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Midterm 2 - Review Notes (Lec 14-21) PSYCH 2NF3
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Department
Psychology
Course
PSYCH 2NF3
Professor
Gautam Ullal
Semester
Winter

Description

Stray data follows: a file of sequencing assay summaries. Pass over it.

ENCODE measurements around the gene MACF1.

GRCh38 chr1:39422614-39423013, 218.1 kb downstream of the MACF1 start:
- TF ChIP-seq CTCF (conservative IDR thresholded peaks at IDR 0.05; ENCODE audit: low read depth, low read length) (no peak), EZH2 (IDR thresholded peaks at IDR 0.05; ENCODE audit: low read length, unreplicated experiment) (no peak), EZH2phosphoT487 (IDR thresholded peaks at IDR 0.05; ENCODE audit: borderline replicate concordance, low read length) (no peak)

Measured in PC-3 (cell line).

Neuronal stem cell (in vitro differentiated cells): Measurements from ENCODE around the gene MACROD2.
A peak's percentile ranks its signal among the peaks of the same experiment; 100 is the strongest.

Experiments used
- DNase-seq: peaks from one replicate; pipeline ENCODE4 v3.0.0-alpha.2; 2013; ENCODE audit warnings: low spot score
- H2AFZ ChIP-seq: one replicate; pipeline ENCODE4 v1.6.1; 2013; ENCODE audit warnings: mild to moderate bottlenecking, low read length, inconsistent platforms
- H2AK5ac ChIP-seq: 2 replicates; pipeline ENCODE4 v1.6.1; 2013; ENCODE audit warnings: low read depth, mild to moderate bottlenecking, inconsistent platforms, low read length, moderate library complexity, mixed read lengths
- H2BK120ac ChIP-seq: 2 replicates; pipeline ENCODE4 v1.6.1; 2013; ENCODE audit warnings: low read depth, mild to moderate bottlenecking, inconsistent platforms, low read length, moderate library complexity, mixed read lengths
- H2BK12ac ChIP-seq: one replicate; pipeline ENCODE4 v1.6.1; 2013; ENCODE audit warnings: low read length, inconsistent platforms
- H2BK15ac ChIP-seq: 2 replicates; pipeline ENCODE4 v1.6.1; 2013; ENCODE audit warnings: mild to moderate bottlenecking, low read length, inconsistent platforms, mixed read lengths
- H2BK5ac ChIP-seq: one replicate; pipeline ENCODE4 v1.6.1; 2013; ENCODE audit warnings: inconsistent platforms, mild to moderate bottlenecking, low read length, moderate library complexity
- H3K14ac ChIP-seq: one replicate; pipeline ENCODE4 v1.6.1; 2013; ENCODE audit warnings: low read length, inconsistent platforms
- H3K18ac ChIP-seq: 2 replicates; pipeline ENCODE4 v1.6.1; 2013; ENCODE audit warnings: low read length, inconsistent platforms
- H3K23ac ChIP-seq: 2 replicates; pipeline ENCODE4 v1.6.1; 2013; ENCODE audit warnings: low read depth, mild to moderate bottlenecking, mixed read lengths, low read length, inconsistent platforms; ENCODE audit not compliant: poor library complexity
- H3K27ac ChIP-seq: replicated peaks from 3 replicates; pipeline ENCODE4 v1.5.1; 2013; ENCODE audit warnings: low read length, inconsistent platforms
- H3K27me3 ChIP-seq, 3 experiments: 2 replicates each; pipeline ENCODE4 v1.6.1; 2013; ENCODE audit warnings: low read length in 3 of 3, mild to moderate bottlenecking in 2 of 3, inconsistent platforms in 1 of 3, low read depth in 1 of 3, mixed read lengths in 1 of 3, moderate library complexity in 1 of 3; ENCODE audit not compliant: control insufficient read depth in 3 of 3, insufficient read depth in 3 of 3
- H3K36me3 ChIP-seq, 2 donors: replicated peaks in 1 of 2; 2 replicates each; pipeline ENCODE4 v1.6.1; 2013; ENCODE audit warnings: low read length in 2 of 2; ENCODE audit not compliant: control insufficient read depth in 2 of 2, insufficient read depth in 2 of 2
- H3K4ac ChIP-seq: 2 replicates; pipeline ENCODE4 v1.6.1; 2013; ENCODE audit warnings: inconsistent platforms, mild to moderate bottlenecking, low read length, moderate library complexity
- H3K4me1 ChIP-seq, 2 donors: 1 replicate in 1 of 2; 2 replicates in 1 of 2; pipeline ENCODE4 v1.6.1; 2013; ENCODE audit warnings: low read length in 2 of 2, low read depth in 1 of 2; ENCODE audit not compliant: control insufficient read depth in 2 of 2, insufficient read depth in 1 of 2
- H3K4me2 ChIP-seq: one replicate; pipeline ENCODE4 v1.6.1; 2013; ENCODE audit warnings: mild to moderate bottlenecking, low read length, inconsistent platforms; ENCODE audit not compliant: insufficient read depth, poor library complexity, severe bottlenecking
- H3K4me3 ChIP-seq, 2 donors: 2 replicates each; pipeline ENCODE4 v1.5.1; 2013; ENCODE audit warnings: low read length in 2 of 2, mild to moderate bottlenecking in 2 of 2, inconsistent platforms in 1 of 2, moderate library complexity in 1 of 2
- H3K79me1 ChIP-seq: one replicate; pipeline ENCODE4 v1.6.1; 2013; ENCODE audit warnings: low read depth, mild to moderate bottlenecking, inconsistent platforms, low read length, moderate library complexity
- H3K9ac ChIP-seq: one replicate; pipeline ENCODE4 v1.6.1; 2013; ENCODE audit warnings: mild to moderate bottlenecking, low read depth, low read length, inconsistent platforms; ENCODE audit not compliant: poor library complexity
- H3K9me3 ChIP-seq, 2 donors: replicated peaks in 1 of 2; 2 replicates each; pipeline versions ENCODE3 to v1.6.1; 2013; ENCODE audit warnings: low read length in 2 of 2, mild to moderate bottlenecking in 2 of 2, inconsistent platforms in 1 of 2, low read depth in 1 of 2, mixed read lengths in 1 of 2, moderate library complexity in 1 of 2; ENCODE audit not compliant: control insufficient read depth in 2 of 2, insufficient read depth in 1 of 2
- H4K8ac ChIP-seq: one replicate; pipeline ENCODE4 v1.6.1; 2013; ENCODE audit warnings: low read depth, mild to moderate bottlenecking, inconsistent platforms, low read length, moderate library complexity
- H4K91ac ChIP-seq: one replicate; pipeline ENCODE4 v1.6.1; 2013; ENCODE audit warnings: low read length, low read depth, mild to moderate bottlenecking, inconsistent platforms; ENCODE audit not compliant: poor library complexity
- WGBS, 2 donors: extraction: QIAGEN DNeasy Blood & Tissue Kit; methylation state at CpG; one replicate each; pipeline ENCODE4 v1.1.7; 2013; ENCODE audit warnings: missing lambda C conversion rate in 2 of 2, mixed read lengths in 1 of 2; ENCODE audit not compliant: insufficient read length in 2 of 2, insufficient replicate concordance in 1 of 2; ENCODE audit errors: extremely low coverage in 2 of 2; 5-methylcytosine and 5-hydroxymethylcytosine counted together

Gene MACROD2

PSYCH 2NF3 2013 Midterm 2 – March 7, 2013 Alzheimer’s Disease  Amyloid-Precursor Protein (APP) – transmembrane protein important for normal development and plasticity of synapse o Cleaved by secretases; NH2-------β ---- α -- | -- γ - | ----- COOHcytoplasm o Amyloid Peptide (Aβ) – toxic and detrimental to dendrites, axons and synapse; coupled β and γ cleavage  Amyloid Plaques deposited in synapse  Neurofibrillary Tangles (abnormal helical precipitates; tau-aggregates) formed inside axon  Cell and neuronal death  Risk Factors for AD o Age – risk increases with each decade of adult life; 20-40% of >85 years have AD  Late Onset and Sporadic AD  95% of cases (sporadic = no clear pattern of incidence; here-and-there)  Apolipoprotein E – important for cholesterol transport, maintaining synaptic function, clearing amyloid deposits and neurofibrillary tangles  Apo E4 – variant apolipoprotein E allele; associated with increased risk of amyloid deposits; toxic; associated with late-onset and sporadic AD o Family history of AD o Head injury o Low educational attainment o Family history of Down’s syndrome o Gender (females more prone)  Tau-aggregation (tangles beta-amyloid plaques) o Taupathy in polymodal areas sensitive to Beta-Amyloid Plaques beta-amyloid in polymodal areas enter taupathy  Polymodal areas – cortical sensory areas that integrate various sensations (eg/ touch, vision etc)  Distribution of Neurodegenerative Changes in AD – Braak stages follow a Domino-pattern” of tau-deposition in axons o Entorhinal cortex (major input into hippocampus; first see tangles)  Hippocampus  Posterior parietal/polymodal neocortex (sensory areas)/association cortex (after several years)  Frontal cortex ( Prefrontal cortex)  Primary sensory and Primary motor areas (last and least; sensory and motor loss)  Amyloid plaque formation and neurofibrillary tangle deposition – follows similar progressive neuroanatomical pathway o Stage I and II – transentorhinal; subclinical; no clinical signs o Stage III and IV – progressed to limbic cortex  Mild cognitive impairment – anterograde amnesia (inability to form new memories), loses way, spatial memory affected (because of hippocampal involvement)  Right hippocampus – particularly activated in spatial recall (spatial learning and orientation (navigation)); eg/ Morris Water Maze  Left hippocampus – particularly activated in word recall o Stage V and VI – progressed to association neocortex, prefrontal lobe, language areas, primary sensory and motor areas  Impairment in abstract thinking, language, personality changes, retrograde amnesia, social issues, motor paralysis  Eg/ HM – severely epileptic for several years, not controlled with medicines; bilateral temporal lobe resection controlled seizures – after seizure; anterograde amnesia, normal memory for events prior to surgery, normal IW, normal language and normal social behaviour  Pittsburgh A (amyloid) Compound – marker for amyloid plaque (protein marker); used in PET studies – amyloid plaques detected in patient with mild cognitive impairment; progressive trend observed  Drug Therapy – no definite treatment o Cholinesterase inhibitors (increases acetylcholine) o Vaccines against insoluble A-β-P – effective in reducing amyloid and progression in mice (human trials cause severe meningoencaphalitis (inflammation of entire brain) o Drugs that dissolve tangles are being developed Frontotemporal Dementia  Frontotemporal Dementia – degeneration in the form of beta-amyloid plaques and tangles start from frontal lobe to temporal lobe; begins with disturbance in personality and reasoning (unlike AD); more common in men; hard to diagnose  Structural-Functional Correlates o Sulca (depression//fissure) prominence and atrophy in prefrontal regions (identified by MRI; axial-T1 weighted MRI); dorsolateral and dorsomedial prefrontal regions; mild periventricular/subcortical nonspecific white matter changes noted o Reduced metabolism in prefrontal and temporal areas (fluorodeoxyglucose PET imaging) Glial Cells  Gliobalstoma Multiforme – malignant glial tumor; can grow along white matter tracts and nerve bundles; may destroy blood vessels and cause swelling; difficult to remove (can use radiation and various drugs to suppress it) o Pressing on hypothalamus and amygdala – associated with emotional response and outbursts  Glioma – glial tumors are the most common tumors of the brain (>70%; benign and malignant); highly invasive (invades neighboring and distant areas) o Astrocytoma – most common glial tumor; most are malignant in adults  Glia – 90% of cells in nervous system (10% neurons)  “glue cells” o Microglia (10% of glial cells) o Macroglia (90% of glial cells)  Central Nervous System – astrocyte, oligodendoglia, ependymal cells, radial glia  Peripheral Nervous System – satellite cells, Schwann cells 1 PSYCH 2NF3 2013  Microglia – rid of bacteria and toxins; concentrate around blood vessels (anything coming out of blood to brain is destroyed); “local police” o Breaks down polymorphonuclear cells and other blood cells that infiltrate brain (toxic; from trauma or hemorrhage) – by phagocytosis (process of microglia engulfing substances – offers neuroprotection)  Time-lapse video imaging of microglia engulfing polymorphonuclear leucocyte (PMN) – 19 mins PMN engulfed o Release neurotrophic factors that are important in nerve cell repair  Astrocyte – most common glia; star shaped o Major contributor to the blood-brain barrier (BBB) system (Tight Junctions) – barrier that prevents anything in blood from readily going into nervous system; chemical signals of astrocytes lead to tight junctions o Neurovascular network for microregulation of blood flow – if neurons need more blood flow (more nutrients); astrocyte dilates blood vessel and regulates microcirculation around neuron  astrocyte foot-processes tightly wrap around blood vessels o Astrocytes in visual cortex show robust calcium currents and orientation sensitivity o Release neurotrophic factors o Extensive branches extending between ependymal of ventricle, neuron and blood vessels o Major role in clearing neurotransmitters from synapse – returns glutamate (excit) and GABA (inhib) to presynaptic terminal of the neuron  Regulation process – removes excess neurotransmitter to avoid too much excitation o Symbiosis (glial-neuron) – strengthens synapse and adds plasticity  Neurotransmitter released from neuron  astrocyte receptor activated  Ca+ entry into astrocyte  astrocyte releases neurotrophic factor  synapse o K+ Homeostasis – increased firing in a neuron causes accumulation of K+ ions inside synapse; excess K+ is buffered by astroglia  cell and nerve death if astrocytes does not buffer K+ o Head trauma  too many abnormal glia causes reactive gliosis (scar)  poor K+ buffering  severe epilepsy o Tripartite Synapse – presynaptic nerve and postsynaptic nerve terminals and astrocytes as one unit  Gliotransmitters – glial chemical messengers  Use calcium signals to show electrical signals like a neuron o Disturbance in astrocyte – associated with epilepsy and schizophrenia  Ependymal Cells o Lines ventricles (cavities in brain) o Clilliary processes facilitate CSF (cerebral spinal fluid) flow o Some continuously differentiate into neurons (especially in early brain development)  Radial Glia Cells o Path for neuronal migration – neurons migrate along radial processes; signals tell neurons to stop at certain locations; radial processes extend to developingcortical mantle o Cell body remains in developing ventricle – lines the ventricle and can tract across the brain o Radial processes generally disappear in developed brain o Development of corpus callosum o May have differentiated from ependymal cells o Defective radial glia – agenesis or hypogenesis of corpus callosum  Neurons may go to wrong regions and make abnormal connections; causes problems and cognitive malfunctions o Bergman Glia – persists into adulthood; located in cerebellum; cell body close to granule cell layer; radial processes extend until pia matter; important for neuronal migration maintains glutamate homeostasis  Satellite Glia o Line cell bodies of peripheral nerves – damage can be fixed easier if near cell bodies o Nerve repair following trauma to the peripheral nerve  work with macrophage system to offer protection and facilitate repair near the dorsal root ganglion (cell body) o Neuroprotection and neurotrophic factors to sensory neuron  Oligodendroglia/Oligodendrocytes and Schwann Cell o Oligodendrocytes – myelinogenesis in CNS (~50 segments) o Schwann Cell – myelinogenesis in PNS  work with macrophage system to lay re-growth for new axons  Neurotrophic Factors – produced by most glial cells; for nerve development, nerve maintenance, nerve sprouting, synaptic plasticity, synaptic/nerve repair Synapses  Synapses – specialized zone of contact between nerves or between nerve and muscle  Types – can be nerve-nerve or nerve-muscle o Based on Structure  Axosomatic – synapse formed from axon to cell body  Axodendritic - synapse formed from axon to dendrite  Axo-axonic synapse formed from axon to axon o Based on Difference in Transmission Mechanisms  Electrical Synapse – bidirectional flow of charges (pre post); no synaptic delay (extremely fast); passive flow of ions across gap-junctions; contains connexon proteins; synchronized pre and post synaptic activity (stimulate neuron 1, neuron 2 mirrors same response with no delay)  Eg/ interneurons, glia  Chemical Synapse – unidirectional; synaptic delay (slow); neurotransmitter and receptor required; allows for differentiation between neurons in close proximity; balances excitatory and inhibitory responses 2 PSYCH 2NF3 2013  Eg/ most vertebrate neurons Neurotransmitter Release  Neurotransmitter Criteria o Chemicals stored in presynaptic terminal in vesicles o Release of chemical associate with AP o Chemicals bind to postsynaptic receptor  Dales Hypothesis – metabolic unity of a neuron requires that the same neurotransmitter is released at all its synapses (given neuron produces only one neurotransmitter), but one neurotransmitter can have different actions  modified; neurons can produce more than one neurotransmitter; several neurons have a neuropeptide along with a neurotransmitter  Ionic movement determines electrical state of membrane; neurotransmitter binds to receptor and induces excitatory or inhibitory response o EPSP  Na+ entry (depolarization) or Ca++ entry (activates enzyme) o IPSP  K+ exits or Cl- entry (hyperpolarization)  Differential release of neurotransmitters (small chemical messengers) and neuropeptides (large chemical messengers) o Large chemical messengers  neuromodulators; may not bring about effect, but modulates other neurotransmitter effects  Neuropeptides – 3-10 amino acids  Eg/ neurotrophic factors, endorphins  Large vesicles o Small chemical messengers  neurotransmitters  Small vesicles o Low frequency stimulation  releases neurotransmitters; localized increase in Ca++ concentration o High frequency stimulation  releases both neuropeptides and neurotransmitters; maximum Ca++ activation  Resting Neuron (no AP)  Vesicle Docking; Ca++ levels are low o Vesicles free floating, contain SNARE proteins (Syntaxin, SNAP-25); target SNARE proteins (synaptobrevin, synaptotagmin) docked on presynaptic neuron determine where vesicle will bind o SNARE complex formed by vesicular and target SNARE protein association – docks vesicle on presynaptic neuron  Activated Neuron  Vesicle Fusion and Exocytosis o Stimulation of neuron increases Ca++ levels in nerve terminal – activates synaptotagmin; changes state and gets entangled with target SNARE proteins  leads to vesicle fusion and neurotransmitter release Botulism  Paralysis of face muscles then respiratory muscles (unable to breath) – becomes lethargic because no oxygen can reach brain; flabby  Paralysis of muscles due to prevention of Ach vesicle docking and Ach release by inactivating SNARE proteins through proteolytic cleavage by clostridium botulinum toxins  Prevention – proper cooking and canning process  Small doses; harmless and therapeutic – strabismus (squint; due to muscle spasms); hemifacial spasm; dystonia (muscles fail to relax) in jaw, larynx; writers cramp; cosmetics (eliminates facial wrinkles)  Treatment – wash toxins with lots of fluids; start on antitoxin Tetanus  Muscle stiffness due to prevention of release of inhibitory neurotransmitters GABA and glycine in spinal cord by activating SNARE; only excitation, neurons continuously sending impulses to nerves that now cannot contract muscles  Caused by clostridium tetani Neuromuscular Junction  Stimulate motor neuron  AP in neuron  Ca++